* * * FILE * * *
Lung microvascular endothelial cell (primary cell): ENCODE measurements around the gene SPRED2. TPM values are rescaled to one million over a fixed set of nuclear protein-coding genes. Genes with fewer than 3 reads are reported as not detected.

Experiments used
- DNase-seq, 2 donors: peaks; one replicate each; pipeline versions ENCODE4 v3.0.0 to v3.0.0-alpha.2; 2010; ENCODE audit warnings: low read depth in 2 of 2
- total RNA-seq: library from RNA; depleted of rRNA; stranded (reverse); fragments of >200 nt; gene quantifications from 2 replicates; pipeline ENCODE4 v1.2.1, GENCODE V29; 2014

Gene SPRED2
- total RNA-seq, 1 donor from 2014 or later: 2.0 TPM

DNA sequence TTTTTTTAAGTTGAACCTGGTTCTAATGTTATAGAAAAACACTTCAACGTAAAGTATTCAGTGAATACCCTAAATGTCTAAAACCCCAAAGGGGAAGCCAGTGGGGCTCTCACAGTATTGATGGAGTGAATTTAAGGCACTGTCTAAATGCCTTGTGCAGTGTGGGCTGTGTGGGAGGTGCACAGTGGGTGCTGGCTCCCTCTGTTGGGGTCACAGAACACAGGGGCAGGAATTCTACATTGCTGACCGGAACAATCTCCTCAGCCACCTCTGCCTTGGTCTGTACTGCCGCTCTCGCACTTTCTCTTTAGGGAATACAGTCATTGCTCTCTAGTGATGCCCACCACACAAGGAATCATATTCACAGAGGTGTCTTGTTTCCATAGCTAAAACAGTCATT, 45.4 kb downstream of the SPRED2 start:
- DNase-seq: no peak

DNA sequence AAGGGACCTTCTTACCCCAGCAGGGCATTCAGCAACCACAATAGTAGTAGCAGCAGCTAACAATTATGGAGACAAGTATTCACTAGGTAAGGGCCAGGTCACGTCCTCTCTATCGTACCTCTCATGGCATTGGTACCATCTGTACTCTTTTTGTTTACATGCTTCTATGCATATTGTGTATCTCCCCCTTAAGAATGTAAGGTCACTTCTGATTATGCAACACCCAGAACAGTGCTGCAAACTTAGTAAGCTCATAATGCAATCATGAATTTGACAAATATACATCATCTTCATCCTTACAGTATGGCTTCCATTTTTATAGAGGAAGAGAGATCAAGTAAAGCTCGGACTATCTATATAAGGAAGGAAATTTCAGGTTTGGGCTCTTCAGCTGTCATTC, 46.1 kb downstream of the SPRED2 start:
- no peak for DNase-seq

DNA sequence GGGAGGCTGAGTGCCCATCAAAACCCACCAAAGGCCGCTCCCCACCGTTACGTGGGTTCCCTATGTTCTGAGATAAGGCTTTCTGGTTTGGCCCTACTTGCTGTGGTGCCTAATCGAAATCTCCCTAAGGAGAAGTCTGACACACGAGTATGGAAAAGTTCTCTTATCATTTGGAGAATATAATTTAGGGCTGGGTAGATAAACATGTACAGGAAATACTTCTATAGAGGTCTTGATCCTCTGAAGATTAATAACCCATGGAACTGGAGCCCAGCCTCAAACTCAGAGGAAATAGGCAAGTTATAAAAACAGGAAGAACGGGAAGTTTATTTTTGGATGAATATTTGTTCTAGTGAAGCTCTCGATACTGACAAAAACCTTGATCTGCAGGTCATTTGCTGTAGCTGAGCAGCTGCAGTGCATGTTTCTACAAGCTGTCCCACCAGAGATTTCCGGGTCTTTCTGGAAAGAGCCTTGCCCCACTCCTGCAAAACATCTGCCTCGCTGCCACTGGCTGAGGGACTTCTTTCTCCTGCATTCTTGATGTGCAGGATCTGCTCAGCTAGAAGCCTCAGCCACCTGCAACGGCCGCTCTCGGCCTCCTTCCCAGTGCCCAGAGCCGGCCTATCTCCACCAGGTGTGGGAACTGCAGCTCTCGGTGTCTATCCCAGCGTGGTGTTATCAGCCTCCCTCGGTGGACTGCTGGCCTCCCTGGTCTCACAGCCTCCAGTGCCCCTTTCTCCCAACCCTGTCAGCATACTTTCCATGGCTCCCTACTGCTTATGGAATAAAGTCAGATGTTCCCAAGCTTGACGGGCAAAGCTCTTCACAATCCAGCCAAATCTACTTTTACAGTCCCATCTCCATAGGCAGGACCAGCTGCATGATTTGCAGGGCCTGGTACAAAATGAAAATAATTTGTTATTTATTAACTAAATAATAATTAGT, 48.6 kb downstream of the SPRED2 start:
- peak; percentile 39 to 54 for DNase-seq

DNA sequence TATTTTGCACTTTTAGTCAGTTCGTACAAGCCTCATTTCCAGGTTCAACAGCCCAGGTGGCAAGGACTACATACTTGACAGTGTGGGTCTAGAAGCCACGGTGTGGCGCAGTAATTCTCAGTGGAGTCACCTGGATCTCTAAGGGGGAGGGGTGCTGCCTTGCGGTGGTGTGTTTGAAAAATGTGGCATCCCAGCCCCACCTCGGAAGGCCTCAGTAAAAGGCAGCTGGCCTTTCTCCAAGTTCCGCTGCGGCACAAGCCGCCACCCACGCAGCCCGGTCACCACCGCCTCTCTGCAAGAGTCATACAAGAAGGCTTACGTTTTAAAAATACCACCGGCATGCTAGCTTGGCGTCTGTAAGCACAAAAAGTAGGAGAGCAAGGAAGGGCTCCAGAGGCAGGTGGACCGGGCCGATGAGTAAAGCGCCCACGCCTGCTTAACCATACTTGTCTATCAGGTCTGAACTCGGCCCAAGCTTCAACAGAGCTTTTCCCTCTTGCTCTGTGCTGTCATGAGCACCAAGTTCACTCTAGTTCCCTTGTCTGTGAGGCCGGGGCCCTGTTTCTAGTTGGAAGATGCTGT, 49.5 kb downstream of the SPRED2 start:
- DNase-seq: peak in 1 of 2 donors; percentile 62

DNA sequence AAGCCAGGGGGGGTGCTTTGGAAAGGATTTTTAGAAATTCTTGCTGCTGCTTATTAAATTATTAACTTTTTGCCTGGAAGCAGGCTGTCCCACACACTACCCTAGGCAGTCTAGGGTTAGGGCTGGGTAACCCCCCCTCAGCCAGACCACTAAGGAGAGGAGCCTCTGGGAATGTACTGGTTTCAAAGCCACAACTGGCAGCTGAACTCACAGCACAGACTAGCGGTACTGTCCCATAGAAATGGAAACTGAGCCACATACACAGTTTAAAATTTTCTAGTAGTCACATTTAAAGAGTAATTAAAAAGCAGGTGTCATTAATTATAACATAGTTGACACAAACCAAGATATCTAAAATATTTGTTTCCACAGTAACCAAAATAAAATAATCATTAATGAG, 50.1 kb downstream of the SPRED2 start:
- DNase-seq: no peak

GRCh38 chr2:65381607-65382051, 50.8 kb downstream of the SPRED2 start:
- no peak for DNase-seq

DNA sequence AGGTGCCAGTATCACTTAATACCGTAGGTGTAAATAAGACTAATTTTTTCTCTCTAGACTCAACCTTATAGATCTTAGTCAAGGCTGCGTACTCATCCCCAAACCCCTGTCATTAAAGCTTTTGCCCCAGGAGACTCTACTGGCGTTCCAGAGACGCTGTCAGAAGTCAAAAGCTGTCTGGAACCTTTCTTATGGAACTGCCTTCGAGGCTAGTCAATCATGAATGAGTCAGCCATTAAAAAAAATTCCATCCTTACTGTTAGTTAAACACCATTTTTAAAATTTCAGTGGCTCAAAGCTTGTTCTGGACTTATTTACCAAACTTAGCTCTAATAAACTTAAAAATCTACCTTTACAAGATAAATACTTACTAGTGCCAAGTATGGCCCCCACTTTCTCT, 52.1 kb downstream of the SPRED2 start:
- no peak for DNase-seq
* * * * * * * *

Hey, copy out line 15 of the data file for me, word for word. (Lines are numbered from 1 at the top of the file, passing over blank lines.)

DNA sequence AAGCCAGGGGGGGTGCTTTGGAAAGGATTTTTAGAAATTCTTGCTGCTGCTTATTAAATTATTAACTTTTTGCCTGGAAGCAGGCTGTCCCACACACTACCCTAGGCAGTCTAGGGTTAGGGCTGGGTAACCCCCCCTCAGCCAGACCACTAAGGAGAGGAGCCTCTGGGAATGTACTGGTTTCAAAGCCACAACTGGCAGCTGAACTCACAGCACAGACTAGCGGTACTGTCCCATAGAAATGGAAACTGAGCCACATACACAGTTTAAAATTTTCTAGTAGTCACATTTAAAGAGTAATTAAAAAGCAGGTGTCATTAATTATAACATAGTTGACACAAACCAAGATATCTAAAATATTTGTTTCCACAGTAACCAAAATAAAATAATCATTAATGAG, 50.1 kb downstream of the SPRED2 start: